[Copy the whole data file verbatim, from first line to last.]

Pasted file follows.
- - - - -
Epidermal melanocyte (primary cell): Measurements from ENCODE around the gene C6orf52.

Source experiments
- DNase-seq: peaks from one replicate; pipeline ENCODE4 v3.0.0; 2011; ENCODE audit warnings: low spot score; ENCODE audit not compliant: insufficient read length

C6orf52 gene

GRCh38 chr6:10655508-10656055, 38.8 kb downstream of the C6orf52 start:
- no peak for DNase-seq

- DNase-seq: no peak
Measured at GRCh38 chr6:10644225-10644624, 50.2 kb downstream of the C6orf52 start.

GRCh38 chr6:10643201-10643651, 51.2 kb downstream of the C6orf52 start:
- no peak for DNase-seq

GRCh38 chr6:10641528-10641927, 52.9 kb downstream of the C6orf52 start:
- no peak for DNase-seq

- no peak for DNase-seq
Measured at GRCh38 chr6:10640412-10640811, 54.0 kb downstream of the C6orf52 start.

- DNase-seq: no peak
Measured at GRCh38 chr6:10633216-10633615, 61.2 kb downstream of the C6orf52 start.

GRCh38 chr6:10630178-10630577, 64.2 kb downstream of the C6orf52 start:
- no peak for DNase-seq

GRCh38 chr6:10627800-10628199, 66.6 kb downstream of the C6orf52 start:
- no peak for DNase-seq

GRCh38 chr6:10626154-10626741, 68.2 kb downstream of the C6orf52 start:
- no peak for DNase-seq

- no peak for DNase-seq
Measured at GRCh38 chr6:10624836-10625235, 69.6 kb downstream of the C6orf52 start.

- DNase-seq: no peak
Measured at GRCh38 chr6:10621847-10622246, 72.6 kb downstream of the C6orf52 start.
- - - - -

Epidermal melanocyte (primary cell): Measurements from ENCODE around the gene C6orf52.

Source experiments
- DNase-seq: peaks from one replicate; pipeline ENCODE4 v3.0.0; 2011; ENCODE audit warnings: low spot score; ENCODE audit not compliant: insufficient read length

C6orf52 gene

GRCh38 chr6:10655508-10656055, 38.8 kb downstream of the C6orf52 start:
- no peak for DNase-seq

- DNase-seq: no peak
Measured at GRCh38 chr6:10644225-10644624, 50.2 kb downstream of the C6orf52 start.

GRCh38 chr6:10643201-10643651, 51.2 kb downstream of the C6orf52 start:
- no peak for DNase-seq

GRCh38 chr6:10641528-10641927, 52.9 kb downstream of the C6orf52 start:
- no peak for DNase-seq

- no peak for DNase-seq
Measured at GRCh38 chr6:10640412-10640811, 54.0 kb downstream of the C6orf52 start.

- DNase-seq: no peak
Measured at GRCh38 chr6:10633216-10633615, 61.2 kb downstream of the C6orf52 start.

GRCh38 chr6:10630178-10630577, 64.2 kb downstream of the C6orf52 start:
- no peak for DNase-seq

GRCh38 chr6:10627800-10628199, 66.6 kb downstream of the C6orf52 start:
- no peak for DNase-seq

GRCh38 chr6:10626154-10626741, 68.2 kb downstream of the C6orf52 start:
- no peak for DNase-seq

- no peak for DNase-seq
Measured at GRCh38 chr6:10624836-10625235, 69.6 kb downstream of the C6orf52 start.

- DNase-seq: no peak
Measured at GRCh38 chr6:10621847-10622246, 72.6 kb downstream of the C6orf52 start.